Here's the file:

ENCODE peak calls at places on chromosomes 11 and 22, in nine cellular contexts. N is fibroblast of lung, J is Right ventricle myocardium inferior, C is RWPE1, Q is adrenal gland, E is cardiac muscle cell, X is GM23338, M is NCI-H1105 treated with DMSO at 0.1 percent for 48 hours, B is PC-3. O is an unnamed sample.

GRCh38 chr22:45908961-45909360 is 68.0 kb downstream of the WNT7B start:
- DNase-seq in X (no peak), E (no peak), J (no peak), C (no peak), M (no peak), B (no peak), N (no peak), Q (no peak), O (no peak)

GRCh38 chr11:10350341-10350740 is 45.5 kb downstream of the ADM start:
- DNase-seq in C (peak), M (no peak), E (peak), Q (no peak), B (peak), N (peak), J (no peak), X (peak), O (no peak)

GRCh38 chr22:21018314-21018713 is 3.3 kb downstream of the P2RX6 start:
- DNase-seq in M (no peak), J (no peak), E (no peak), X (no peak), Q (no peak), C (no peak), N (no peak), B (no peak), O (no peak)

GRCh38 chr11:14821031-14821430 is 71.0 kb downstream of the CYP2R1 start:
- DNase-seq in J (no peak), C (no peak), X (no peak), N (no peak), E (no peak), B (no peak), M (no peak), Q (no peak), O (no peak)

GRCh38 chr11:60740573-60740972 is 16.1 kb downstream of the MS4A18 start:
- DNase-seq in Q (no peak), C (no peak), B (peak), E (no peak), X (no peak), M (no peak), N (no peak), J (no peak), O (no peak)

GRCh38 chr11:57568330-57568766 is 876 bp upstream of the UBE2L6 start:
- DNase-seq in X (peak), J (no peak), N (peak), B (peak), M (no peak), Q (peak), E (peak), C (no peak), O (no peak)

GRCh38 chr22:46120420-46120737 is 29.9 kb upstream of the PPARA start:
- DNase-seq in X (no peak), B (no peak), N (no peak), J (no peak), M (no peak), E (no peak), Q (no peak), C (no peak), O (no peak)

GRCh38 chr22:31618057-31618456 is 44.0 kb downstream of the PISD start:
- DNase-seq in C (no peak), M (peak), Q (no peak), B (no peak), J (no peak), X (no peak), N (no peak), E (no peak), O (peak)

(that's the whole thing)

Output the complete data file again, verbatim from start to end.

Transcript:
ENCODE peak calls at places on chromosomes 11 and 22, in nine cellular contexts. N is fibroblast of lung, J is Right ventricle myocardium inferior, C is RWPE1, Q is adrenal gland, E is cardiac muscle cell, X is GM23338, M is NCI-H1105 treated with DMSO at 0.1 percent for 48 hours, B is PC-3. O is an unnamed sample.

GRCh38 chr22:45908961-45909360 is 68.0 kb downstream of the WNT7B start:
- DNase-seq in X (no peak), E (no peak), J (no peak), C (no peak), M (no peak), B (no peak), N (no peak), Q (no peak), O (no peak)

GRCh38 chr11:10350341-10350740 is 45.5 kb downstream of the ADM start:
- DNase-seq in C (peak), M (no peak), E (peak), Q (no peak), B (peak), N (peak), J (no peak), X (peak), O (no peak)

GRCh38 chr22:21018314-21018713 is 3.3 kb downstream of the P2RX6 start:
- DNase-seq in M (no peak), J (no peak), E (no peak), X (no peak), Q (no peak), C (no peak), N (no peak), B (no peak), O (no peak)

GRCh38 chr11:14821031-14821430 is 71.0 kb downstream of the CYP2R1 start:
- DNase-seq in J (no peak), C (no peak), X (no peak), N (no peak), E (no peak), B (no peak), M (no peak), Q (no peak), O (no peak)

GRCh38 chr11:60740573-60740972 is 16.1 kb downstream of the MS4A18 start:
- DNase-seq in Q (no peak), C (no peak), B (peak), E (no peak), X (no peak), M (no peak), N (no peak), J (no peak), O (no peak)

GRCh38 chr11:57568330-57568766 is 876 bp upstream of the UBE2L6 start:
- DNase-seq in X (peak), J (no peak), N (peak), B (peak), M (no peak), Q (peak), E (peak), C (no peak), O (no peak)

GRCh38 chr22:46120420-46120737 is 29.9 kb upstream of the PPARA start:
- DNase-seq in X (no peak), B (no peak), N (no peak), J (no peak), M (no peak), E (no peak), Q (no peak), C (no peak), O (no peak)

GRCh38 chr22:31618057-31618456 is 44.0 kb downstream of the PISD start:
- DNase-seq in C (no peak), M (peak), Q (no peak), B (no peak), J (no peak), X (no peak), N (no peak), E (no peak), O (peak)